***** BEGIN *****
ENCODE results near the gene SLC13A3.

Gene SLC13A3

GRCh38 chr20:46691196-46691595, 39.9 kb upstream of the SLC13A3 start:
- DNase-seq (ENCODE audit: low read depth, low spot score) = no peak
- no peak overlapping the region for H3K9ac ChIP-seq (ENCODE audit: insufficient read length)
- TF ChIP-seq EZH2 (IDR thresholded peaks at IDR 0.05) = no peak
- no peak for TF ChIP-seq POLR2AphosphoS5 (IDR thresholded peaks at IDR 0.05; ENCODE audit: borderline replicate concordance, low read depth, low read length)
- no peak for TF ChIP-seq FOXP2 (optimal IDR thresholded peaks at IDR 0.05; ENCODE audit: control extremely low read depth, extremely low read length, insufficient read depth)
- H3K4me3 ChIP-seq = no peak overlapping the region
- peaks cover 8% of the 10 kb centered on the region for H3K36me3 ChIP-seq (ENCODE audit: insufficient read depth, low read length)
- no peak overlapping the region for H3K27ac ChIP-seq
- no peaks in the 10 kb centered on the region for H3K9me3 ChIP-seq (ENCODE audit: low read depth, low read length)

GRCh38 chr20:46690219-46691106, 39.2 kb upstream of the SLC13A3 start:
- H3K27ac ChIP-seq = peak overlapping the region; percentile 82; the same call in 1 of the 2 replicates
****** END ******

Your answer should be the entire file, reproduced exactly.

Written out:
ENCODE results near the gene SLC13A3.

Gene SLC13A3

GRCh38 chr20:46691196-46691595, 39.9 kb upstream of the SLC13A3 start:
- DNase-seq (ENCODE audit: low read depth, low spot score) = no peak
- no peak overlapping the region for H3K9ac ChIP-seq (ENCODE audit: insufficient read length)
- TF ChIP-seq EZH2 (IDR thresholded peaks at IDR 0.05) = no peak
- no peak for TF ChIP-seq POLR2AphosphoS5 (IDR thresholded peaks at IDR 0.05; ENCODE audit: borderline replicate concordance, low read depth, low read length)
- no peak for TF ChIP-seq FOXP2 (optimal IDR thresholded peaks at IDR 0.05; ENCODE audit: control extremely low read depth, extremely low read length, insufficient read depth)
- H3K4me3 ChIP-seq = no peak overlapping the region
- peaks cover 8% of the 10 kb centered on the region for H3K36me3 ChIP-seq (ENCODE audit: insufficient read depth, low read length)
- no peak overlapping the region for H3K27ac ChIP-seq
- no peaks in the 10 kb centered on the region for H3K9me3 ChIP-seq (ENCODE audit: low read depth, low read length)

GRCh38 chr20:46690219-46691106, 39.2 kb upstream of the SLC13A3 start:
- H3K27ac ChIP-seq = peak overlapping the region; percentile 82; the same call in 1 of the 2 replicates